Computer Search Warrants
“Government cannot rely on the Fourth Amendment’s plain-view doctrine in cases where the investigators rely on the intermingling of computerized records”
Computer Search Warrants
Tampa Criminal Defense Attorney reports severe limits in Computer Search Warrants and Searches – Another court has laid out detailed procedures for issuance and execution of search warrants for computers that contain files outside the scope of a search warrant. The court ruled that the Government cannot rely on the Fourth Amendment’s plain-view doctrine in cases where the investigators rely on the intermingling of computerized records to justify a broad seizure and examination of electronically stored records. United States v.Comprehensive Drug Testing Inc., 9th Cir.(en banc), No. 05-10067 (8/26/09).
The court states, “The process of segregating electronic data that is seizable from that which is not must not become a vehicle for the government to gain access to data which it has no probable cause to collect.” The plain-view doctrine is an issue courts have been struggling with.
Detailed procedures for searches of computer electronic data:
1. The government must not rely on the plain view doctrine in digital evidence cases.
2. Search must be either done by specialized personnel with a procedure to prevent disclosure investigators of information that is not the target of the warrant.
3. The government’s search method must be designed to uncover only the information for which it has probable cause.
When Computers Land in Court, We Can Help – Tell Me Your Story Toll Free – 1-877-793-9290.
Recording Industry Association of America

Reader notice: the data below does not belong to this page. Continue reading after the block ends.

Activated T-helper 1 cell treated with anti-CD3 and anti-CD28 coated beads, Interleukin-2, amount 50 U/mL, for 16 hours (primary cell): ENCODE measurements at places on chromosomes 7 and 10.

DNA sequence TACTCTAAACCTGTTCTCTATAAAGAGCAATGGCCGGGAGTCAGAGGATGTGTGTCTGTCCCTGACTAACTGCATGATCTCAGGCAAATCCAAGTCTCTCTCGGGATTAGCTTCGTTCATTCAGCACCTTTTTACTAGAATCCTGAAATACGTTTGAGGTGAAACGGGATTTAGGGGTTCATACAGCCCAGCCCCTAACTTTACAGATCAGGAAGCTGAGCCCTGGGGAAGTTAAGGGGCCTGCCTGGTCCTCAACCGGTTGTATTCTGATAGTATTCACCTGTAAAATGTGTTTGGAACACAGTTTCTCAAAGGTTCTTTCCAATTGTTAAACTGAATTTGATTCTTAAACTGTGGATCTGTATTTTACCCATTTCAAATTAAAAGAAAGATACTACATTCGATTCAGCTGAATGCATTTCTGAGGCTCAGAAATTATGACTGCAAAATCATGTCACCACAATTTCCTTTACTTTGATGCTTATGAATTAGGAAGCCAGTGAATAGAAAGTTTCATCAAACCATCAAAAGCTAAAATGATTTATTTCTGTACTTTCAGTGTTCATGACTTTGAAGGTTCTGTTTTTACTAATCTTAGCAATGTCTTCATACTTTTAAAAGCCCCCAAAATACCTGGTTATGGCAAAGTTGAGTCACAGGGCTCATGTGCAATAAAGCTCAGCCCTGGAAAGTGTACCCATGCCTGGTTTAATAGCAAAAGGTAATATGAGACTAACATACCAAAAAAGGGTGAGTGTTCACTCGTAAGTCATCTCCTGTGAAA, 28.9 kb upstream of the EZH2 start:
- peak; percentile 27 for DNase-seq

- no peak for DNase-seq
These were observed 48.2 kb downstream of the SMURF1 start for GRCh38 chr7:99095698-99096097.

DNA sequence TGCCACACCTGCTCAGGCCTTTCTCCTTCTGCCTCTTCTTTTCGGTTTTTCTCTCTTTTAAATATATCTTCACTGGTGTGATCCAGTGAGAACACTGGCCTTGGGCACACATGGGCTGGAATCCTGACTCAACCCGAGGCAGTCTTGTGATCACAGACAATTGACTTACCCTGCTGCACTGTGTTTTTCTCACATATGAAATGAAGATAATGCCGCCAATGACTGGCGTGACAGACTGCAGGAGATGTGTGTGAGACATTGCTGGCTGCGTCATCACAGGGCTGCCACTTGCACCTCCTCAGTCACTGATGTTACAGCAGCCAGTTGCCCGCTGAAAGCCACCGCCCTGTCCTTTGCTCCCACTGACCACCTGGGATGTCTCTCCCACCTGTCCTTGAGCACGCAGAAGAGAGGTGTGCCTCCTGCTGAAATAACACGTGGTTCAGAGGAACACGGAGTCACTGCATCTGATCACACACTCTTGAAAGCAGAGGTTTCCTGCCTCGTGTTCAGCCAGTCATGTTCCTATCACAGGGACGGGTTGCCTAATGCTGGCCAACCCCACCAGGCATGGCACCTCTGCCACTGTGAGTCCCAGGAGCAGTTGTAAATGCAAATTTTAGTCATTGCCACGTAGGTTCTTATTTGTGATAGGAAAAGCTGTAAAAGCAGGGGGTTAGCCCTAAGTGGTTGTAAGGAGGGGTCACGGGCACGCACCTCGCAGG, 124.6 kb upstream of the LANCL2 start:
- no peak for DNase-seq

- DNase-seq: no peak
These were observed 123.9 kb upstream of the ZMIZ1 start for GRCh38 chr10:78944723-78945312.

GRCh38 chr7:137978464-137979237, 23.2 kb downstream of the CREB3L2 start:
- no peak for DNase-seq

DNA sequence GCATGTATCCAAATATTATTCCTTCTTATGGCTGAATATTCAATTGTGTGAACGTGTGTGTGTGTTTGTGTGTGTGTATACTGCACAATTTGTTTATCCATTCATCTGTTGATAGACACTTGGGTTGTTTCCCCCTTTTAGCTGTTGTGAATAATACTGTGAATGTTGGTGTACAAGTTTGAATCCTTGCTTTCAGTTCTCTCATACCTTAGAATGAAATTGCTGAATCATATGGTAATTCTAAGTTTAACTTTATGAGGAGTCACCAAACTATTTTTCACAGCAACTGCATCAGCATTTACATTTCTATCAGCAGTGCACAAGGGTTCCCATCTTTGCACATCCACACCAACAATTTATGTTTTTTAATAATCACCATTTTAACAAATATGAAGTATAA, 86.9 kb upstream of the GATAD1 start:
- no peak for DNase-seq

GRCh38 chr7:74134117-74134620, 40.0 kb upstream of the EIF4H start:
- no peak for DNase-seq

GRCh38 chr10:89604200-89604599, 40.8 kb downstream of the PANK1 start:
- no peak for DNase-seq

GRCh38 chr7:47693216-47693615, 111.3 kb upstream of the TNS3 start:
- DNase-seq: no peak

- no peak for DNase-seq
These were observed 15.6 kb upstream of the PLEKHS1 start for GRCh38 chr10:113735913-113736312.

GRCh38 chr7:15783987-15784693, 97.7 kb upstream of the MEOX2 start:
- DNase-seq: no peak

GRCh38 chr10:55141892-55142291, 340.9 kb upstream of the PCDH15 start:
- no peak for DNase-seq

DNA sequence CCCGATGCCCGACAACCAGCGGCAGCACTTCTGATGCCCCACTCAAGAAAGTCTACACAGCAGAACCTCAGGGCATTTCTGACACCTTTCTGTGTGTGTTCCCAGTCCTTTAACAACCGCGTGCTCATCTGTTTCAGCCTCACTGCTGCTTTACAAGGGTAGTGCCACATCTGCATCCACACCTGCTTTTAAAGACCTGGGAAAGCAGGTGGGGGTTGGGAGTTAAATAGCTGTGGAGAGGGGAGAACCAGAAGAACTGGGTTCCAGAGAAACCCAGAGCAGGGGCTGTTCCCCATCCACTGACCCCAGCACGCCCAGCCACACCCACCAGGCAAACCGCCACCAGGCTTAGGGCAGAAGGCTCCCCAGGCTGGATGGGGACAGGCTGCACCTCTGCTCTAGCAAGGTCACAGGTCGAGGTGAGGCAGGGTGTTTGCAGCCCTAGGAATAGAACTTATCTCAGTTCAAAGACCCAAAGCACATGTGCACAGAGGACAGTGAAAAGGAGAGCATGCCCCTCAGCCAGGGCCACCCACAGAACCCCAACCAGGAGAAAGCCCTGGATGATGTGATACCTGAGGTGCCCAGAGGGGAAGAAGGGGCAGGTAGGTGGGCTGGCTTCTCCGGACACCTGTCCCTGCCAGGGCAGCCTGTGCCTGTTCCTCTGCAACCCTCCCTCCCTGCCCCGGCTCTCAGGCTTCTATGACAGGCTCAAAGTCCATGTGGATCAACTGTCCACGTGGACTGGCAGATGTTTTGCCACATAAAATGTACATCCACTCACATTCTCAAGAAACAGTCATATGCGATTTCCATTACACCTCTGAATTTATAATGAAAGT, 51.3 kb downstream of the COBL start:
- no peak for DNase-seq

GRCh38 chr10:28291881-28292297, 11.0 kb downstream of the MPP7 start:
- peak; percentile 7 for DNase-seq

“Using public databases, Media Sentry then locates the name of the Internet-service provider and determines which traders are located at colleges or universities.”
RIAA Recording Industry Association of America and Limewire
The RIAA Recording Industry Association of America used the same file-sharing software that online pirates use, an RIAA representative said during a private demonstration of how it caught alleged music pirates.
The RIAA uses LimeWire.The RIAA has a list of songs owned by the RIAA’s members. Media Sentry, runs copies of the LimeWire program and performs searches for those copyrighted song titles, to see if any are being offered by people whose computers are connected to the LimeWire network. The software lists IP address of active file sharers. The names of the people associated with particular IP addresses are not public, it is easy to find out which IP addresses are registered to each Internet-service provider. Using public databases, Media Sentry then locates the name of the Internet-service provider and determines which traders are located at colleges or universities.
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